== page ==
Angel "Java" Lopez en Blog

31 de Agosto, 2012

Publicado el 31 de Agosto, 2012, 13:24

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Geometría es un tema que en este siglo me lo encuentro cada vez más, tanto relacionado con la teoría de grupos, como con teorías físicas. Una primera lista de los enlaces que he visitado. Vean en el fragmento de la Wikipedia, cómo con Descartes la geometría va fusionándose con el álgebra. Gran parte de la búsqueda de simetría en las teorías físicas, es una lucha por volver a lo geométrico, sin depender de sistema de coordenadas o marco de referencia. Visiten también lo que hay sobre el grupo E8.

Geometry (Ancient Greek: γεωμετρία; geo- "earth", -metron "measurement") is a branch of mathematics concerned with questions of shape, size, relative position of figures, and the properties of space. A mathematician who works in the field of geometry is called a geometer. Geometry arose independently in a number of early cultures as a body of practical knowledge concerning lengths, areas, and volumes, with elements of a formal mathematical science emerging in the West as early as Thales (6th Century BC). By the 3rd century BC geometry was put into an axiomatic form by Euclid, whose treatment—Euclidean geometry—set a standard for many centuries to follow.[1] Archimedes developed ingenious techniques for calculating areas and volumes, in many ways anticipating modern integral calculus. The field of astronomy, especially mapping the positions of the stars and planets on the celestial sphere and describing the relationship between movements of celestial bodies, served as an important source of geometric problems during the next one and a half millennia. Both geometry and astronomy were considered in the classical world to be part of the Quadrivium, a subset of the seven liberal arts considered essential for a free citizen to master.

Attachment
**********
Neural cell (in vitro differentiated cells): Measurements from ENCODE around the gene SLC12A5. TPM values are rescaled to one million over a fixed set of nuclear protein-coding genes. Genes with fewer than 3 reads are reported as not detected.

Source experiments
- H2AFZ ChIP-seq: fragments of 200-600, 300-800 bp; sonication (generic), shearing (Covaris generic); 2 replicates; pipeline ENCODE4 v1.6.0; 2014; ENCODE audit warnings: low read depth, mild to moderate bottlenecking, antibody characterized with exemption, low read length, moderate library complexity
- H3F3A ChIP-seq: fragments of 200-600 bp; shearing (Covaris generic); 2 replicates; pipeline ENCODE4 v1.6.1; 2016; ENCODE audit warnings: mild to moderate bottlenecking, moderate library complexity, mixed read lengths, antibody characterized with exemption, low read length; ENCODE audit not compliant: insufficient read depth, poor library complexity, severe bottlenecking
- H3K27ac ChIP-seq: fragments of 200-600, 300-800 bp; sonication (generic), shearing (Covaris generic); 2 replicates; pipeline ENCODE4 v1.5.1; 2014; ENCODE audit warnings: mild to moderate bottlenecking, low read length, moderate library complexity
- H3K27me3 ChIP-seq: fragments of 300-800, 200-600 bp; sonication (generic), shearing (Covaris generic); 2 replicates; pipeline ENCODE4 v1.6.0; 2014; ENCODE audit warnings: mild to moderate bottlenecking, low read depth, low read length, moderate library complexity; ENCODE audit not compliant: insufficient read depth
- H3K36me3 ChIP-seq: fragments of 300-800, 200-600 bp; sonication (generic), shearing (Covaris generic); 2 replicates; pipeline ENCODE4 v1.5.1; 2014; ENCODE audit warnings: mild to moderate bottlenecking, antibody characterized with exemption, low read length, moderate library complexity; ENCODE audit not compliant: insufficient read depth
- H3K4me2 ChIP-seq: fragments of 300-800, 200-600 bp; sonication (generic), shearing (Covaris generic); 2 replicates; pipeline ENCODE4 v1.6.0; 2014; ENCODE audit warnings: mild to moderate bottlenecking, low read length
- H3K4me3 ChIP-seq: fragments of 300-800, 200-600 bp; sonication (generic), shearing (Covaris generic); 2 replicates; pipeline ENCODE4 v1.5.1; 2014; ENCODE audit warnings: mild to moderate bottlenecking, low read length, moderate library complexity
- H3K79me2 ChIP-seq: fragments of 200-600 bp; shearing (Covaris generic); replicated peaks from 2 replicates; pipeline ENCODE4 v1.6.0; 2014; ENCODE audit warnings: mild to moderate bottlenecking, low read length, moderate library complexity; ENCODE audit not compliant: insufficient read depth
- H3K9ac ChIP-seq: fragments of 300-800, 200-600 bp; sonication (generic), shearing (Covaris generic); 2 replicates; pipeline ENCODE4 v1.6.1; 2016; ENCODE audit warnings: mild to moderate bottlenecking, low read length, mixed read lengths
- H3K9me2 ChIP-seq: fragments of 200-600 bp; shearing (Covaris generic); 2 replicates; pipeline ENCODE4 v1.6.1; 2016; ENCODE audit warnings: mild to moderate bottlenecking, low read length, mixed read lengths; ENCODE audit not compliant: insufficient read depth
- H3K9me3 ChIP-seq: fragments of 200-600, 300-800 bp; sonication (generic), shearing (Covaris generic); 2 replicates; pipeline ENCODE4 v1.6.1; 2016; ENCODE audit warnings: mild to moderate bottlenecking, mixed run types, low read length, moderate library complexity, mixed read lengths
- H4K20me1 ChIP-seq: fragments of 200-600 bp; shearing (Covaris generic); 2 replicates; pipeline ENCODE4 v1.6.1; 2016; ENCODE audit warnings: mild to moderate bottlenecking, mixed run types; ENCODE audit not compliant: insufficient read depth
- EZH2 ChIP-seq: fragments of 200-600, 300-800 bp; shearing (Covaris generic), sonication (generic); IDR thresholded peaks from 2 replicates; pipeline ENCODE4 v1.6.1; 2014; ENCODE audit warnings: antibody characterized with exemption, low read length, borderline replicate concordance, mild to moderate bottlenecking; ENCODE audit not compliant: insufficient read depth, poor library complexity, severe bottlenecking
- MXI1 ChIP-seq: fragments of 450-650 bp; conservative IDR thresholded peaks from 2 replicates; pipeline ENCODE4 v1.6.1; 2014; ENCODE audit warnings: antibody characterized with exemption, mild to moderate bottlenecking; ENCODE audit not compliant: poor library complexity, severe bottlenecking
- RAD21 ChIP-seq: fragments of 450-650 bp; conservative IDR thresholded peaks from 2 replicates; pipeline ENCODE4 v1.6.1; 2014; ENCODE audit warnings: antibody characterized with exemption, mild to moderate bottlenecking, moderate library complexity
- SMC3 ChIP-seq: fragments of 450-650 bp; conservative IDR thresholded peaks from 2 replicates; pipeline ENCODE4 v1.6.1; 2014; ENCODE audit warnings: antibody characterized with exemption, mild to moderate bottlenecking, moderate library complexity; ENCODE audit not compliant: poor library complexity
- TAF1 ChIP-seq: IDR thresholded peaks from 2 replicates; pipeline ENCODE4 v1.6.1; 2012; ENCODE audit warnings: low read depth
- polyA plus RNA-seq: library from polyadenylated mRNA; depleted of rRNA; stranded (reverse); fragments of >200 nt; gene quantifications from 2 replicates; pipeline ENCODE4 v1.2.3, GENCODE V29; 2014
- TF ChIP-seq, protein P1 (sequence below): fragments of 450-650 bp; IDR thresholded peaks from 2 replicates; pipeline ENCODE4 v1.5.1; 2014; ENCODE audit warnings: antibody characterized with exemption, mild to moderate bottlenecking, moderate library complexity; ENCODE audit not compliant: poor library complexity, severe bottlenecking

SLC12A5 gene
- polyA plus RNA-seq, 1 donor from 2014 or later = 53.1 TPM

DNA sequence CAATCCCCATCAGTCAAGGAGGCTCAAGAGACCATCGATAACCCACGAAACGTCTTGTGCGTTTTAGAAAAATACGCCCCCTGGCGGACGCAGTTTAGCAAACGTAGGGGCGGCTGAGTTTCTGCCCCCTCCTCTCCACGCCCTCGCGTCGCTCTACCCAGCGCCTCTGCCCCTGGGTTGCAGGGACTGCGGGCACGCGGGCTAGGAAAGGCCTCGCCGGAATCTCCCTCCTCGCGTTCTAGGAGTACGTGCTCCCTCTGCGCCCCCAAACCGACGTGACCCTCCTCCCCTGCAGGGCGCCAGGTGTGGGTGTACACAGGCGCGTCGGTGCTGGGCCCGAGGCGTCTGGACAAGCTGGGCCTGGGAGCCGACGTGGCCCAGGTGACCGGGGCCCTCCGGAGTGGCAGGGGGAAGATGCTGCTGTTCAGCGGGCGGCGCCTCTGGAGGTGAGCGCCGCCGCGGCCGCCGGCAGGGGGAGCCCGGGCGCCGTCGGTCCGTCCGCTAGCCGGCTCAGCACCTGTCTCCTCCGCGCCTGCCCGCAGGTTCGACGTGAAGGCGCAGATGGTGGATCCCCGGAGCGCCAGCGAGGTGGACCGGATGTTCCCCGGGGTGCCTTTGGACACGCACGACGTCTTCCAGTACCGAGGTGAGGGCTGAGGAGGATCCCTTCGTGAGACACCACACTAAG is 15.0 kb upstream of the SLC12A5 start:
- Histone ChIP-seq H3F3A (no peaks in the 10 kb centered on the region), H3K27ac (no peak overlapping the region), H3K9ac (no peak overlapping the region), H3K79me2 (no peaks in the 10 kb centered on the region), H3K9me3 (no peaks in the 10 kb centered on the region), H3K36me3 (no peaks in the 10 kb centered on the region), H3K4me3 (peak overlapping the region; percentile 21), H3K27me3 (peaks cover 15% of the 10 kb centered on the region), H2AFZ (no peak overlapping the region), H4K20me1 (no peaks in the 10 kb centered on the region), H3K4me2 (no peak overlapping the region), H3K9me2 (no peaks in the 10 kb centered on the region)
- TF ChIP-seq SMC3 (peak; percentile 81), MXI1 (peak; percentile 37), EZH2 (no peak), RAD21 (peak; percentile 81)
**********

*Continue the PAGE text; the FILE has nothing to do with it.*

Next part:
The introduction of coordinates by René Descartes and the concurrent developments of algebra marked a new stage for geometry, since geometric figures, such as plane curves, could now be represented analytically, i.e., with functions and equations. This played a key role in the emergence of infinitesimal calculus in the 17th century. Furthermore, the theory of perspective showed that there is more to geometry than just the metric properties of figures: perspective is the origin ofprojective geometry. The subject of geometry was further enriched by the study of intrinsic structure of geometric objects that originated with Euler and Gauss and led to the creation of topology and differential geometry.